language = "English",
volume = "57",
pages = "31--47",
journal = "Education and Training",
issn = "0040-0912",
publisher = "Emerald Group Publishing Ltd.",
number = "1",

}

Wallace, M, Byrne, C, Vocino, A, Sloan, T, Pervan, S & BLACKMAN, D 2015, 'A decade of change in australia’s DBA landscape', Education and Training, vol. 57, no. 1, pp. 31-47. https://doi.org/10.1108/ET-07-2013-0096

A decade of change in australia’s DBA landscape. / Wallace, Michelle; Byrne, Cathy; Vocino, Andrea; Sloan, Terry; Pervan, Simon; BLACKMAN, Deborah.

In: Education and Training, Vol. 57, No. 1, 2015, p. 31-47.

Research output: Contribution to journalArticle

TY - JOUR

T1 - A decade of change in australia’s DBA landscape

AU - Wallace, Michelle

AU - Byrne, Cathy

AU - Vocino, Andrea

AU - Sloan, Terry

AU - Pervan, Simon

AU - BLACKMAN, Deborah

PY - 2015

Y1 - 2015

N2 - Purpose – The purpose of this paper is to examine the dynamics of the Doctorate of Business Administration (DBA) in Australia through the lens of a changing higher education landscape. The paper reflects on issues raised in a previous analysis of DBA programmes undertaken a decade ago, and highlights persistent challenges and emerging opportunities for professional Doctorate programmes in the Australian context. Design/methodology/approach – Interviews were undertaken with higher degree research directors, deans of graduate schools, and DBA programme directors from all 18 Australian institutions offering the DBA in 2013. Quantitative data on enrolments, accreditation requirements, course structures; and demographics are contextualised within a qualitative view of programme purposes, student and institutional motivations, rationales and concerns. Particular focus is given to perceptions of the difference between traditional research doctorates (PhDs) and professional doctorates, especially the DBA. Findings – In the decade from 2003 to 2013 DBA enrolments are down but enquiries are up, indicating unmet demand. There is a shift in the players, with some smaller, regional universities dramatically increasing their enrolments, and larger, traditional institutions exiting the space altogether. Significant changes in accreditation criteria have generated a perceptual shift: where DBAs previously suffered from academic snobbery regarding their legitimacy, this perception is being challenged by standards which require DBA equivalence with a PhD. This shift in standards has also created some confusion amongst supervisors and candidates. Originality/value – There is limited research into the DBA award or its candidates, and academic literature is generally silent on DBA supervision. This piece of research, one of very few that specifically examine the DBA, reflects on the past decade, analyses the present context and identifies emerging issues for the delivery of DBA programmes in Australia.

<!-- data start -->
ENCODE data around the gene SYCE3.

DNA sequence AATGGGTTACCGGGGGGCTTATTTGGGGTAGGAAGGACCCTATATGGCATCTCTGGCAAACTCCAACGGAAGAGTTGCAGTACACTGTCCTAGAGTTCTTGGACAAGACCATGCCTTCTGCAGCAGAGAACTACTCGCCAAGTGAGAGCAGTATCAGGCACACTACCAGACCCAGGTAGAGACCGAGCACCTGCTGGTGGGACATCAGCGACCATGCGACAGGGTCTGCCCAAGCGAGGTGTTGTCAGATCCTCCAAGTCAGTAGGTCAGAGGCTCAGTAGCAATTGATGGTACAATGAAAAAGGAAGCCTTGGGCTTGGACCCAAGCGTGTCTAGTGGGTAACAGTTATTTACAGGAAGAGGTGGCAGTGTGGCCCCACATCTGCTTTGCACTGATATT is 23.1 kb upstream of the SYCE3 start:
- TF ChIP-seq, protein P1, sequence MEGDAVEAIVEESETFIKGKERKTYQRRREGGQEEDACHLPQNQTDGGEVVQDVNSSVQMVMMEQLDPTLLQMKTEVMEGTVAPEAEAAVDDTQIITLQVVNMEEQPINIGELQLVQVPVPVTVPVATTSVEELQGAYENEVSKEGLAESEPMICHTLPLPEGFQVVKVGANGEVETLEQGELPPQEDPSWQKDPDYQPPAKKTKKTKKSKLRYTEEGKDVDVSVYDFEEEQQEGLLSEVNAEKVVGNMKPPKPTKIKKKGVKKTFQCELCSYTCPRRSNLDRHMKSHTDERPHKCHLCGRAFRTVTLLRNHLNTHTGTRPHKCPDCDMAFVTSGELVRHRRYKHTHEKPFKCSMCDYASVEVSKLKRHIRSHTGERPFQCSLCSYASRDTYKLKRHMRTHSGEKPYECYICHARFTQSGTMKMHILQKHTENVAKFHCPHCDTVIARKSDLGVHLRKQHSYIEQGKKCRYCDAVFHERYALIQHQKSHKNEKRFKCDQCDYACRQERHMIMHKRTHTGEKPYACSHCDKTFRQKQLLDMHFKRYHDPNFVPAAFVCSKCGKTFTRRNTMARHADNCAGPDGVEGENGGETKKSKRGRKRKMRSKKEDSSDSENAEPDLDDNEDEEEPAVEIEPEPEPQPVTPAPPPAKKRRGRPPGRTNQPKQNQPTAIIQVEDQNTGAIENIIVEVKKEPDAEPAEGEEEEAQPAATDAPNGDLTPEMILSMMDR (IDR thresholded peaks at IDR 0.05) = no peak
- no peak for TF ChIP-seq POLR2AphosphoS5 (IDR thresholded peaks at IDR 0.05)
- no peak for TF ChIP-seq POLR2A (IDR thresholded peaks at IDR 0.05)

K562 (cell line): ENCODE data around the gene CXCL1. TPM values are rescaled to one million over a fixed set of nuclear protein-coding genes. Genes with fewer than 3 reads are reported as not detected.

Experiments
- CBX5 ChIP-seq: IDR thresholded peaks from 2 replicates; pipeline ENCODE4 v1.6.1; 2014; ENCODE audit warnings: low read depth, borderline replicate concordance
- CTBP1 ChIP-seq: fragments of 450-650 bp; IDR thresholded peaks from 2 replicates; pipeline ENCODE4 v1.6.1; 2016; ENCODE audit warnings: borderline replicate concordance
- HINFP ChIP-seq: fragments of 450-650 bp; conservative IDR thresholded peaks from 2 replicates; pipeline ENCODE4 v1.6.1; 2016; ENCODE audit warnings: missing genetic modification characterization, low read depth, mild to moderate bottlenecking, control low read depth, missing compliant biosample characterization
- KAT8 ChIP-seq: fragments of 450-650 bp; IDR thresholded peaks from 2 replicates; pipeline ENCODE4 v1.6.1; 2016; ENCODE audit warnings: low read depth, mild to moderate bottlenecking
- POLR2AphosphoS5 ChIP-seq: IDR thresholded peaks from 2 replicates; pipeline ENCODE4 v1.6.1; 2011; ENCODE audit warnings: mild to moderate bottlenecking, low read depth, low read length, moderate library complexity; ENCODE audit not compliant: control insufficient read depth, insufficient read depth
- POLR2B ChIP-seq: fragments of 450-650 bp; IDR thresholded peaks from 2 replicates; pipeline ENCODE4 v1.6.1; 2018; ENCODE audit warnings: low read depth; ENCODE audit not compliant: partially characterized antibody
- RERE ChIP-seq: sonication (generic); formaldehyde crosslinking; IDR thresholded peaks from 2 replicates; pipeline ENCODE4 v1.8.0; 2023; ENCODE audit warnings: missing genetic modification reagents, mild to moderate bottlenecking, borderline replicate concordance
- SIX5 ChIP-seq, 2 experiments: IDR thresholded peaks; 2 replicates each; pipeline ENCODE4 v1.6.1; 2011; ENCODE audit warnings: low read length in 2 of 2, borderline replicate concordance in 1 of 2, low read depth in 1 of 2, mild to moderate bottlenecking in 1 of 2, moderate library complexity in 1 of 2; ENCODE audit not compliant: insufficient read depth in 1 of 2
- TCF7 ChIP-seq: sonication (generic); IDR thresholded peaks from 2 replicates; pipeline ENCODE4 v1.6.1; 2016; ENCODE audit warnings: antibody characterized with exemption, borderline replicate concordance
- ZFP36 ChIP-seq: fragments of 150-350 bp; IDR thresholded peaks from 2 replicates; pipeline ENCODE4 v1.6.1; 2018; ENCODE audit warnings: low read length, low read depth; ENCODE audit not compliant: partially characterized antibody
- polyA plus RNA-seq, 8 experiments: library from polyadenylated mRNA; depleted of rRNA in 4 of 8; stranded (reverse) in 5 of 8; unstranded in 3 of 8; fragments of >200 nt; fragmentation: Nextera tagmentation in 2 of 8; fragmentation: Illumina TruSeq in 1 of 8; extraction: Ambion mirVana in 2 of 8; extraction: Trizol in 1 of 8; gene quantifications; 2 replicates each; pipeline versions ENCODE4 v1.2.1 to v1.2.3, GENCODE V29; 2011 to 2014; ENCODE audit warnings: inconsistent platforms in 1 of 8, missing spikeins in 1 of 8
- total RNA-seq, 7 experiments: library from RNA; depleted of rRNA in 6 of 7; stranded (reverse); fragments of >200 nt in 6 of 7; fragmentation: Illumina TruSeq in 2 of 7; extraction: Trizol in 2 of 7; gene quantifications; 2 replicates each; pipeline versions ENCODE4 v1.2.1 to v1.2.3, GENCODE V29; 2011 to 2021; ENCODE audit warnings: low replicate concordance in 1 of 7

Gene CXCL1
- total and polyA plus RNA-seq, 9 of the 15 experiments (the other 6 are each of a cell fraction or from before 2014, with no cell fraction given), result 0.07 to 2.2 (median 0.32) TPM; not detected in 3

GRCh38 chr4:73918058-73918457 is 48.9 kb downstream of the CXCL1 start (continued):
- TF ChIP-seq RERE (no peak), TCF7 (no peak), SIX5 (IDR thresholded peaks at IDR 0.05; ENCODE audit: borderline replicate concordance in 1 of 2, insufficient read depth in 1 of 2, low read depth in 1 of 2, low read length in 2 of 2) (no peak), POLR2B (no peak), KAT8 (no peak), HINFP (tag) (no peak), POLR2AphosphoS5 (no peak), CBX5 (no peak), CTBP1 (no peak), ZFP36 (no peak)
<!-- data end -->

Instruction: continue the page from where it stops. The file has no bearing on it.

AB - Purpose – The purpose of this paper is to examine the dynamics of the Doctorate of Business Administration (DBA) in Australia through the lens of a changing higher education landscape. The paper reflects on issues raised in a previous analysis of DBA programmes undertaken a decade ago, and highlights persistent challenges and emerging opportunities for professional Doctorate programmes in the Australian context. Design/methodology/approach – Interviews were undertaken with higher degree research directors, deans of graduate schools, and DBA programme directors from all 18 Australian institutions offering the DBA in 2013. Quantitative data on enrolments, accreditation requirements, course structures; and demographics are contextualised within a qualitative view of programme purposes, student and institutional motivations, rationales and concerns. Particular focus is given to perceptions of the difference between traditional research doctorates (PhDs) and professional doctorates, especially the DBA. Findings – In the decade from 2003 to 2013 DBA enrolments are down but enquiries are up, indicating unmet demand. There is a shift in the players, with some smaller, regional universities dramatically increasing their enrolments, and larger, traditional institutions exiting the space altogether. Significant changes in accreditation criteria have generated a perceptual shift: where DBAs previously suffered from academic snobbery regarding their legitimacy, this perception is being challenged by standards which require DBA equivalence with a PhD. This shift in standards has also created some confusion amongst supervisors and candidates. Originality/value – There is limited research into the DBA award or its candidates, and academic literature is generally silent on DBA supervision. This piece of research, one of very few that specifically examine the DBA, reflects on the past decade, analyses the present context and identifies emerging issues for the delivery of DBA programmes in Australia.

U2 - 10.1108/ET-07-2013-0096

DO - 10.1108/ET-07-2013-0096

M3 - Article

VL - 57

SP - 31

EP - 47

JO - Education and Training

JF - Education and Training

SN - 0040-0912

IS - 1

ER -

Wallace M, Byrne C, Vocino A, Sloan T, Pervan S, BLACKMAN D. A decade of change in australia’s DBA landscape. Education and Training. 2015;57(1):31-47. https://doi.org/10.1108/ET-07-2013-0096